The Ryan Day era officially begins in 2019. However, despite the transition from Urban Meyer to Day, the Buckeyes are still the favorite to win the Big Ten East next fall. Day wasted no time putting his stamp on the program with a handful of staff changes following the Rose Bowl. A revamped defensive staff should address some of the shortcomings on that side of the ball, while the addition of Mike Yurcich adds another sharp mind on offense. Day’s biggest challenge will be replacing quarterback Dwayne Haskins, but the answer could come in the form of former five-star prospect Justin Fields. After a year at Georgia, Fields decided to transfer to Ohio State and is seeking a waiver to play right away. If Fields is unable to get eligible for 2019, Tate Martell or Matthew Baldwin would compete for the starting job. The offensive line must replace center Michael Jordan and tackle Isaiah Prince, while the receiving corps lost big-play threat Parris Campbell, Terry McLaurin and Johnnie Dixon. However, the cupboard certainly isn’t bare at the skill positions. J.K. Dobbins is back to lead the ground game with Mike Weber off to the NFL, and K.J. Hill, Austin Mack, Binjimen Victor and Chris Olave return at receiver. Ohio State has to do a better job of preventing big plays on defense next fall, and new co-coordinators Greg Mattison and Jeff Hafley inherit plenty of talent to utilize. End Chase Young should be one of the Big Ten’s top defenders in 2019, Kendall Sheffield, Damon Arnette and Jeffrey Okudah are a solid trio to cornerback, and safety Jordan Fuller passed on the NFL for one more year in Columbus. Additionally, only one senior (Dante Booker) ranked among the top 25 tacklers this season. The Buckeyes have to make the trek to Ann Arbor next fall, and there’s two intriguing road trips in September against Cincinnati (Sept. 7) and Nebraska (Sept. 28).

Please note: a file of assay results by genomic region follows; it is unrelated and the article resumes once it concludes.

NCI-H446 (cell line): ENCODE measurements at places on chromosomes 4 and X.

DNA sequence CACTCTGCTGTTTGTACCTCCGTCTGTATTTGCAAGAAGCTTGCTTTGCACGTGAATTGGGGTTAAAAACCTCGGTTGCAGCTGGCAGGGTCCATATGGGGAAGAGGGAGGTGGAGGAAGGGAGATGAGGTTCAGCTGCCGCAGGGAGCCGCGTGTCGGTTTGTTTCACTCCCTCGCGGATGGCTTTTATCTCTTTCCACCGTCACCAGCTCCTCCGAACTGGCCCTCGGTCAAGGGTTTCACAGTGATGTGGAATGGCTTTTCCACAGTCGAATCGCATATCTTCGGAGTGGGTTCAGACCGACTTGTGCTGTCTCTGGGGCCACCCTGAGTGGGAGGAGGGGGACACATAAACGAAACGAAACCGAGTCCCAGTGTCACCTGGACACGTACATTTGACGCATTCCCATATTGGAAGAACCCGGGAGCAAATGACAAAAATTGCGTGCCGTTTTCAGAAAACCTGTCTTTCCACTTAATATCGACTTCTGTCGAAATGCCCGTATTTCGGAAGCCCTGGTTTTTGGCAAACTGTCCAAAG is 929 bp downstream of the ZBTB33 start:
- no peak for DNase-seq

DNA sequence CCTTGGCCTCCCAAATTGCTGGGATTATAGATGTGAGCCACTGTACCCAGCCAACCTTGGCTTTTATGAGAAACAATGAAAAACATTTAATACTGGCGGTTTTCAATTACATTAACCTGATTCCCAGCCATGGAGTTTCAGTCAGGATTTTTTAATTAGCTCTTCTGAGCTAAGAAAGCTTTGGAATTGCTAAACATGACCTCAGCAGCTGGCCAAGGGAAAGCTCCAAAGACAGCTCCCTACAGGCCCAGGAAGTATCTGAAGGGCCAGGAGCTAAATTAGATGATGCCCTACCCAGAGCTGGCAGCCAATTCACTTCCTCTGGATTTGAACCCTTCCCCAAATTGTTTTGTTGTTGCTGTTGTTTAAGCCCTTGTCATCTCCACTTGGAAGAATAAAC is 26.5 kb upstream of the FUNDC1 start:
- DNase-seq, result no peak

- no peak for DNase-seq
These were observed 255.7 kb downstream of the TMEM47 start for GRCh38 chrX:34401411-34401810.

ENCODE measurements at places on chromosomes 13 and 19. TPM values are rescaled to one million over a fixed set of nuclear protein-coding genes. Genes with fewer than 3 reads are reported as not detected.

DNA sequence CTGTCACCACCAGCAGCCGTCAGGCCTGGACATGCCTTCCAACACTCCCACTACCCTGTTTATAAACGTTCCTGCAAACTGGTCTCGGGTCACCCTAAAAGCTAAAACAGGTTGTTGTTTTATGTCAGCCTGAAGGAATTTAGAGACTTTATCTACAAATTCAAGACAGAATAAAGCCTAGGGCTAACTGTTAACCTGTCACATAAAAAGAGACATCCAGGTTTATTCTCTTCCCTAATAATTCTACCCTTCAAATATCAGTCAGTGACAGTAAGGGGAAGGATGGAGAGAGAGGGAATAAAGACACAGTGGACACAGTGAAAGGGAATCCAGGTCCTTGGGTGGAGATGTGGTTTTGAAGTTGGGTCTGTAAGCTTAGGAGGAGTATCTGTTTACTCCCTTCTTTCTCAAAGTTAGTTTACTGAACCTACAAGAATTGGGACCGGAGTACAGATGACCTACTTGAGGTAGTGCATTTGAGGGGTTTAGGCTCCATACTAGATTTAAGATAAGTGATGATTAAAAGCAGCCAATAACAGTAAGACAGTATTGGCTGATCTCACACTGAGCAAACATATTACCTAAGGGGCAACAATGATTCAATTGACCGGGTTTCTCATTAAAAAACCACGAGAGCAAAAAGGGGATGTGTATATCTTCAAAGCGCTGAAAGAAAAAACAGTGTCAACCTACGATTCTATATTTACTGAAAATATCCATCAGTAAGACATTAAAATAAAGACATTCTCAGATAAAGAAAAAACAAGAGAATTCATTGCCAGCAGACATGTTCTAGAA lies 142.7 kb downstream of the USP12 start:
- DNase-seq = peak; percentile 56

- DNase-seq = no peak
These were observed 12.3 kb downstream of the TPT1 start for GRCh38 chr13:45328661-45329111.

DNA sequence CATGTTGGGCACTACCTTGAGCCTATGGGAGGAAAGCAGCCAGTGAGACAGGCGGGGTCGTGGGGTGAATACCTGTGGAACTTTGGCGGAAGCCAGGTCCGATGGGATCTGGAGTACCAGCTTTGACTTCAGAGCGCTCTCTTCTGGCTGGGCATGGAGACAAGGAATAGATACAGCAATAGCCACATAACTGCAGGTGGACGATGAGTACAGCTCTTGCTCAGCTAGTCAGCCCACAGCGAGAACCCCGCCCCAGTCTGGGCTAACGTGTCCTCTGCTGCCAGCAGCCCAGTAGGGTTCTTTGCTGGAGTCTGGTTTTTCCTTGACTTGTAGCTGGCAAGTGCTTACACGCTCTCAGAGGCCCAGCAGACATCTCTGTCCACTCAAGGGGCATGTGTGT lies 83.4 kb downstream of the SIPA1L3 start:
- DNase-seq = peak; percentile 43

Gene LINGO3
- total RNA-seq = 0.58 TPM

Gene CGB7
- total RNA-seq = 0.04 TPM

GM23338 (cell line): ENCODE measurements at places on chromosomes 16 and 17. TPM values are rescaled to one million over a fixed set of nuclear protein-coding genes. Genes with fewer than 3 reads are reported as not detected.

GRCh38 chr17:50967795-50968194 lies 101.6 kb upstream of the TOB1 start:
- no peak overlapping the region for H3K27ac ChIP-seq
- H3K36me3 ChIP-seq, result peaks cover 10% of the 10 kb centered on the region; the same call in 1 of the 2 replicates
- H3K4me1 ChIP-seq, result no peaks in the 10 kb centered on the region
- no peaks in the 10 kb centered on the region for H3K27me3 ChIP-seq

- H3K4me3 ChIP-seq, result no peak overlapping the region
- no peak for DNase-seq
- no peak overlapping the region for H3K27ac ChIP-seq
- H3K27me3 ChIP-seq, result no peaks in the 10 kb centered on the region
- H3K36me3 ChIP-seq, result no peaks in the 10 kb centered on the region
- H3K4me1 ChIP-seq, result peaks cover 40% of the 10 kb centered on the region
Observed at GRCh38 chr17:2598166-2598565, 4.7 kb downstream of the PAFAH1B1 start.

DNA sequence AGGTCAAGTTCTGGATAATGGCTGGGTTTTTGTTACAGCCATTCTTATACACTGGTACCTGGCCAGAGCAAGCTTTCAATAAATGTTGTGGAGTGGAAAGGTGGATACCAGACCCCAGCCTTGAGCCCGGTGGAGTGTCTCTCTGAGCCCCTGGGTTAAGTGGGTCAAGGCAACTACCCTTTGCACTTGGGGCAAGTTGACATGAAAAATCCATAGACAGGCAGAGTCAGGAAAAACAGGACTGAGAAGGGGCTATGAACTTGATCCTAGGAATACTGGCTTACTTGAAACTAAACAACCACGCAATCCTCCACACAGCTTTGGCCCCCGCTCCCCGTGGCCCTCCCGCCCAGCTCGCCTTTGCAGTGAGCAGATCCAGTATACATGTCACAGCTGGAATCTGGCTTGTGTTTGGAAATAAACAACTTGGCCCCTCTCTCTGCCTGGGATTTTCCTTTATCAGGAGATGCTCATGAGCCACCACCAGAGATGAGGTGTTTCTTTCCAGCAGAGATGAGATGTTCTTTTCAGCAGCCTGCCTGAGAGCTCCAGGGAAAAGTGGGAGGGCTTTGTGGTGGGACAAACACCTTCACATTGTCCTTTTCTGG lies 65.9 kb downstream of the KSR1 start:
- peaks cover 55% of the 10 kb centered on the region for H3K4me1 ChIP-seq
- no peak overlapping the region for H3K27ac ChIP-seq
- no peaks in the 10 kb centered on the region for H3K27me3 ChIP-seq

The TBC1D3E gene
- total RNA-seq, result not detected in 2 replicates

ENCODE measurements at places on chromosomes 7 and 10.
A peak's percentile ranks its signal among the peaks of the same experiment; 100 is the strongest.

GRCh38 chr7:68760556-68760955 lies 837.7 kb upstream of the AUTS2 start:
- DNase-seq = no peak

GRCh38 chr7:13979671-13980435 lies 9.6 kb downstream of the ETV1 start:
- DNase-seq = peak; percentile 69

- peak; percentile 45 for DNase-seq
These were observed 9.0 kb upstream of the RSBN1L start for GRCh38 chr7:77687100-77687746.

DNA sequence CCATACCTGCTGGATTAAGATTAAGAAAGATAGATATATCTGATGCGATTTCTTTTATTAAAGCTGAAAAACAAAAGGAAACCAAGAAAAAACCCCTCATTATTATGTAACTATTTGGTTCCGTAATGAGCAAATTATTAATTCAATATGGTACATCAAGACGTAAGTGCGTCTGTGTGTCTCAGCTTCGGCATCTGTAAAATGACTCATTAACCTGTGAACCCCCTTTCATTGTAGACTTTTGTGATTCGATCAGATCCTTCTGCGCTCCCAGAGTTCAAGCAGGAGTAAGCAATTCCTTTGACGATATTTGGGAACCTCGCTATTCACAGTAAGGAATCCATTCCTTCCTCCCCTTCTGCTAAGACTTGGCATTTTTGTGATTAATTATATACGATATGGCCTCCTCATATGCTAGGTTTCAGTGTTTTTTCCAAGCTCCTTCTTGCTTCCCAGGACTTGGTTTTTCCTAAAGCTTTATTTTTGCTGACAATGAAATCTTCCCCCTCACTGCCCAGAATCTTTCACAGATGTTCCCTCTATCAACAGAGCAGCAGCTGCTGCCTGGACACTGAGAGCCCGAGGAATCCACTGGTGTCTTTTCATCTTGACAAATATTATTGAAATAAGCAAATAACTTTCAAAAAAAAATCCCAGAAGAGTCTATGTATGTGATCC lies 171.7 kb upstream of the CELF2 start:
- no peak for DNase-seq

The Wolverines hit 10 victories for the third time in four years under coach Jim Harbaugh in 2018 but fell short of a Big Ten East Division title. With Ohio State transitioning from Urban Meyer to Ryan Day and the annual showdown in Ann Arbor next fall, the door is open for Harbaugh’s team to make another run at the top spot. Quarterback Shea Patterson returns after throwing for 2,600 yards and 22 touchdowns to seven picks in his first season with the Wolverines. With Tarik Black back at full strength from a foot injury, along with Nico Collins and Donovan Peoples-Jones returning next fall, Patterson will have one of college football’s top receiving trios at his disposal. Will Harbaugh tweak the offense to let Patterson use tempo and distribute the ball to playmakers in space more often? Chris Evans, Christian Turner, Tru Wilson and Zach Charbonnet will handle the workload at running back after Karan Higdon finished his career with a standout 2018 season (1,178 yards). The offensive line took a significant step forward under assistant Ed Warinner and should be even better in ’19 with four starters back. Michigan’s defense struggled against Ohio State and Florida but still finished the year by holding opponents to 4.6 yards a play. Coordinator Don Brown has to replace ends Rashan Gary and Chase Winovich, linebacker Devin Bush and cornerback David Long, but a strong foundation remains in place. Lavert Hill, Josh Metellus and five-star prospect Dax Hill will anchor the secondary, with Josh Uche, Khaleke Hudson, Kwity Paye and Carlo Kemp returning in the defensive front. In addition to the home showdown versus Ohio State on Nov. 30, Michigan takes on Notre Dame in Ann Arbor on Oct. 26.